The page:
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Floyd Hatch will never forget running the 1982 New York City Marathon. But not because it was a first-time achievement for the Salt Lake City resident. And not because he set any record.

Hatch remembers the race because of the inspiration he received from another runner - Linda Down. A victim of cerebral palsy, Down crossed the finish line at 9:40 p.m., 11 hours and 54 seconds after the race started, according to the December/January 1982-83 issue of New York Running News.Recalling the race, Hatch related: "She did the entire thing; she took it one swing at a time. I was so impressed. I've always been affected by that."

Down was one of three runners - including the male and female winners - who were personally congratulated by former U.S. President Ronald Reagan for their achievements. In the New York Running News article, Down is quoted as saying: "Running the marathon felt impossible to me when I started, but I decided to try it. And no matter how far I got - and I wasn't sure I could even finish - at least I could say something is possible if you try."

Hatch also believes such dreams are possible if one tries. And so do officials of The Deseret News/Granite Furniture Marathon & 10K, scheduled for July 24th. Race officials and associates, including Hatch who serves as an adviser to the race committee, are inviting anyone - regardless of physical or developmental disabilities - to participate.

With the help of volunteers from civic and church organizations, escorts will be provided upon request for those with disabilities. In addition, a division, including awards, is being created for these participants. Entry forms for the races include a section for disabled participants to fill out. Also, anyone entering a race who is willing to be an escort can mark the appropriate line in the same section.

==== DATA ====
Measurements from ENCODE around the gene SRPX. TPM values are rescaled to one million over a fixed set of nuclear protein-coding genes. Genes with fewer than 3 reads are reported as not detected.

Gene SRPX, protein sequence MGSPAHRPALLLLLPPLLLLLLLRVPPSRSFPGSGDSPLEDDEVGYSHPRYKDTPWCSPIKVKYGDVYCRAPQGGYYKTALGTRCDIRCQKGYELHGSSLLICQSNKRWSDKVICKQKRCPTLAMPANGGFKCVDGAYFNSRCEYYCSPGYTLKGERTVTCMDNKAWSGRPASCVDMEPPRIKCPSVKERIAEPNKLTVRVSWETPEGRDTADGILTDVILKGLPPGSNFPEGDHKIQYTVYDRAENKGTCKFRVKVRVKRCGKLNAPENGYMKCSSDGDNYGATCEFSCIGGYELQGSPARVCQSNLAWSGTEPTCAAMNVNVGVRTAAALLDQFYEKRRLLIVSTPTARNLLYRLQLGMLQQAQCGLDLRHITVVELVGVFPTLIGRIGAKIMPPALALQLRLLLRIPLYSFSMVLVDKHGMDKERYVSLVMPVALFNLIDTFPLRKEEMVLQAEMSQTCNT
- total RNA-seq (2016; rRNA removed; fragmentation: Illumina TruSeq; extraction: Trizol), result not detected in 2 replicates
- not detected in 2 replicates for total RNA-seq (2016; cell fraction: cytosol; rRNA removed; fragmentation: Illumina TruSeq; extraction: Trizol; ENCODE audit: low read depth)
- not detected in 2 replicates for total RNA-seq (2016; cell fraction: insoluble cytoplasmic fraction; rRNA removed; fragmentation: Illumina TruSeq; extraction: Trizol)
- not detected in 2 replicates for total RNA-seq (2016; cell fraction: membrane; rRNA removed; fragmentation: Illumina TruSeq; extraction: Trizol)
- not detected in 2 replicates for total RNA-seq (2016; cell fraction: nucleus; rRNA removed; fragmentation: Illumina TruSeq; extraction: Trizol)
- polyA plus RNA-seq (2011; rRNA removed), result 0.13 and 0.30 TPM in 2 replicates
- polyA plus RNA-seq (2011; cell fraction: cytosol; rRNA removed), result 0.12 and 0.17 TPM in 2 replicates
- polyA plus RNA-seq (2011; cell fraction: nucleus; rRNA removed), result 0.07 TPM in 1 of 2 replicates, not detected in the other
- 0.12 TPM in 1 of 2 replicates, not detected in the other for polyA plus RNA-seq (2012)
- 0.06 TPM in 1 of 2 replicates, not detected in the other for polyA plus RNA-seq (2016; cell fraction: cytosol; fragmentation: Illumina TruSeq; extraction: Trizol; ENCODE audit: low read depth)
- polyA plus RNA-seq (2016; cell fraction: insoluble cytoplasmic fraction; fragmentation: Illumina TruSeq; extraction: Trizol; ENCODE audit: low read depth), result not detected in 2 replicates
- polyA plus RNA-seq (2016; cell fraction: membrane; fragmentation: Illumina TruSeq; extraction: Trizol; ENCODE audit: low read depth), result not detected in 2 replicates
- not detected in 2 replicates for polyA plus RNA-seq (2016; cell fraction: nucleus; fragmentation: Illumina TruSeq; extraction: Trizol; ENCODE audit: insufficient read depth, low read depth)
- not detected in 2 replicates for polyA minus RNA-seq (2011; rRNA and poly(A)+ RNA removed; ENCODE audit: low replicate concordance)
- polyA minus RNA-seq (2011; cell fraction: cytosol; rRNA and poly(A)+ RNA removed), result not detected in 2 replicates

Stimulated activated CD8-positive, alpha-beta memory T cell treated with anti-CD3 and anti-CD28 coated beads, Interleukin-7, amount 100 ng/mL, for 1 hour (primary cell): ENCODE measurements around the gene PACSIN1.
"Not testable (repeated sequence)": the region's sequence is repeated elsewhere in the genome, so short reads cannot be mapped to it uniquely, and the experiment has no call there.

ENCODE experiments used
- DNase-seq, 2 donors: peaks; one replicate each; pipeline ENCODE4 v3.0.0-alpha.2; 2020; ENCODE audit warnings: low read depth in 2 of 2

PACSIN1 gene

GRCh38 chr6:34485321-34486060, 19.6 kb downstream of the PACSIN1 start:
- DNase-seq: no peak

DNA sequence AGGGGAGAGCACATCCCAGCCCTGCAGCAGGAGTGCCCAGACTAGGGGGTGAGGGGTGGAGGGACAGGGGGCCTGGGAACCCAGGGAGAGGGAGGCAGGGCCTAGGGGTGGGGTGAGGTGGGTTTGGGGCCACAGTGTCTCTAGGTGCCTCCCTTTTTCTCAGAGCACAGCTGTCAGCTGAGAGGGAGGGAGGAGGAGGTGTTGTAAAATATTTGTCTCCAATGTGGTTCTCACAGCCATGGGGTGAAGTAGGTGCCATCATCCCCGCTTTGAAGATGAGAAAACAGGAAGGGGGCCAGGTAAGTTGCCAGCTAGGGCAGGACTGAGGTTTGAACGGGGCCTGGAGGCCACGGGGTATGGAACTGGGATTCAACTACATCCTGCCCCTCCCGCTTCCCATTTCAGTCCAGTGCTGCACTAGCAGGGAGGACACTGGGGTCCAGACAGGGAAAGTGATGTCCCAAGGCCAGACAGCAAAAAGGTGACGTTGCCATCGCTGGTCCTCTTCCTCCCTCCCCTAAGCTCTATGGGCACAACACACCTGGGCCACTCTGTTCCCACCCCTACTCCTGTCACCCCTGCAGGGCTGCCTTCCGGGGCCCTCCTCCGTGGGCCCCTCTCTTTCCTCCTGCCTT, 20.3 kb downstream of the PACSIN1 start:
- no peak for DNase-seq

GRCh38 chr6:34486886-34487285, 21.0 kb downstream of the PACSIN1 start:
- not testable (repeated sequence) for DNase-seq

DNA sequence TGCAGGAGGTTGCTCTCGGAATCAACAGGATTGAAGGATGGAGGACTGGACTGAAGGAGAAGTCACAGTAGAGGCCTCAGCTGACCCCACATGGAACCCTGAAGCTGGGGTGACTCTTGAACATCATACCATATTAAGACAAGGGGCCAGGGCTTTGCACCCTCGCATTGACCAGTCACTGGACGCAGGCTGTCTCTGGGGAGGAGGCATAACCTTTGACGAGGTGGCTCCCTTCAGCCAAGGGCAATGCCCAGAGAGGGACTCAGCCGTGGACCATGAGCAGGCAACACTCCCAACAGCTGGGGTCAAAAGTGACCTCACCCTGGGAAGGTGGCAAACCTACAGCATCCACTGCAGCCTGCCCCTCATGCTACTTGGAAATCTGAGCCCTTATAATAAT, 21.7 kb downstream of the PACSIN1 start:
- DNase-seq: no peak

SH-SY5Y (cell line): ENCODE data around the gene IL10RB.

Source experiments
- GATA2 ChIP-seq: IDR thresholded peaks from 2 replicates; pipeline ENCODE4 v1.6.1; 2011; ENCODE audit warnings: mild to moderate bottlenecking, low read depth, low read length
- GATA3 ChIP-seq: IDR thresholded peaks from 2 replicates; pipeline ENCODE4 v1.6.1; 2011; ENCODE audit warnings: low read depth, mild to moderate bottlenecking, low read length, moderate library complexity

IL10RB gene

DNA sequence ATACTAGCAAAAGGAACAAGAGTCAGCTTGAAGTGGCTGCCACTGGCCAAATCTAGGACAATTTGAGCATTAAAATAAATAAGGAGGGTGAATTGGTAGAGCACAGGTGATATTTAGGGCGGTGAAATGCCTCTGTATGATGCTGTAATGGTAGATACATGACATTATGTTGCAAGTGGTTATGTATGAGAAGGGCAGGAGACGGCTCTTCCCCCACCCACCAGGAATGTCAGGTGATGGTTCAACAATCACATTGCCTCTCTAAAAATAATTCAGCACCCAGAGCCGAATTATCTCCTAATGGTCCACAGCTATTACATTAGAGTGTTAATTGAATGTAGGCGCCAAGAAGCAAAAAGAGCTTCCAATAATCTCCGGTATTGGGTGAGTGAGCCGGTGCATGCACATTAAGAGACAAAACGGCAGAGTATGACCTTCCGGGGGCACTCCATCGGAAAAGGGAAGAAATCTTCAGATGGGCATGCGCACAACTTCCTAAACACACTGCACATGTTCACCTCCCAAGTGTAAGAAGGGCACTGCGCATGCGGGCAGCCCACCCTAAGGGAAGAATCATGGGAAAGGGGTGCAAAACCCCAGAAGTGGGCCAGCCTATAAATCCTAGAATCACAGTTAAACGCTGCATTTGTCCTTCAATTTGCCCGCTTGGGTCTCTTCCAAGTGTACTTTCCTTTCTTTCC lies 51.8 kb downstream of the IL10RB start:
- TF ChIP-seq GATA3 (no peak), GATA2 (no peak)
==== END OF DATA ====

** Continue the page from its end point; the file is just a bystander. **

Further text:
Walk-in registration goes through noon on July 20 at all Granite Furniture locations, at Salt Lake County Parks and Recreation at 2001 S. State Suite 4900, Salt Lake City, and at the Deseret News offices at 135 S. Regent St. in Salt Lake City; mail-in registration must be postmarked by July 15 to Salt Lake County Recreation, 2001 S. State St. Suite 4900, Salt Lake City, Utah 84190; and final registration is July 22-23 from 9 a.m. to 5 p.m. at the University Park Hotel, 480 Wakara, in Salt Lake City. For more information, including entry fees and information about T-shirts and race packets, call (801) 468-2560.

Stephen Handy, marketing director for the Deseret News and the executive race director, said: "The race is open to anyone. There is no discrimination. The more the merrier. We are promoting the virtue of being physically fit - regardless of disability - and remembering the pioneers. If we can provide the way for escorts and runners with disabilities to be involved, what a great thing for the community and the state.

"One of the most important things about the race is it's about heritage and endurance. It seems natural, then, that we invite and make it possible for those with disabilities and challenges to participate with us. What is more in keeping with the spirit of pioneering than helping each other and facing challenges together?"

One person encouraging those with disabilities to participate is Ken Duke of Salt Lake City. "Come on. There's nothing to be afraid of," he said. And he knows what he's talking about. Duke is legally blind.

But that has never stopped him. He has participated in about a half dozen marathons throughout the state. Last year, he finished the Deseret News/Granite Furniture Marathon in a time of 4:01:52.

An officer of the Foundation for Fighting Blindness, Duke recently helped the organization host a race for those with visual impairments. He urges others with disabilities to start running, with escorts if necessary, to "get healthy, feel good about themselves and to be a part of the community."

Referring to the escorts, he added, "Give service to the community. That's what it's all about - to help other people."

Duke believes what he says. Through the Foundation for Fighting Blindness, he is reaching out to others. And he expressed gratitude for a group of friends who regularly train and run in races with him.

Duke wants others to join him.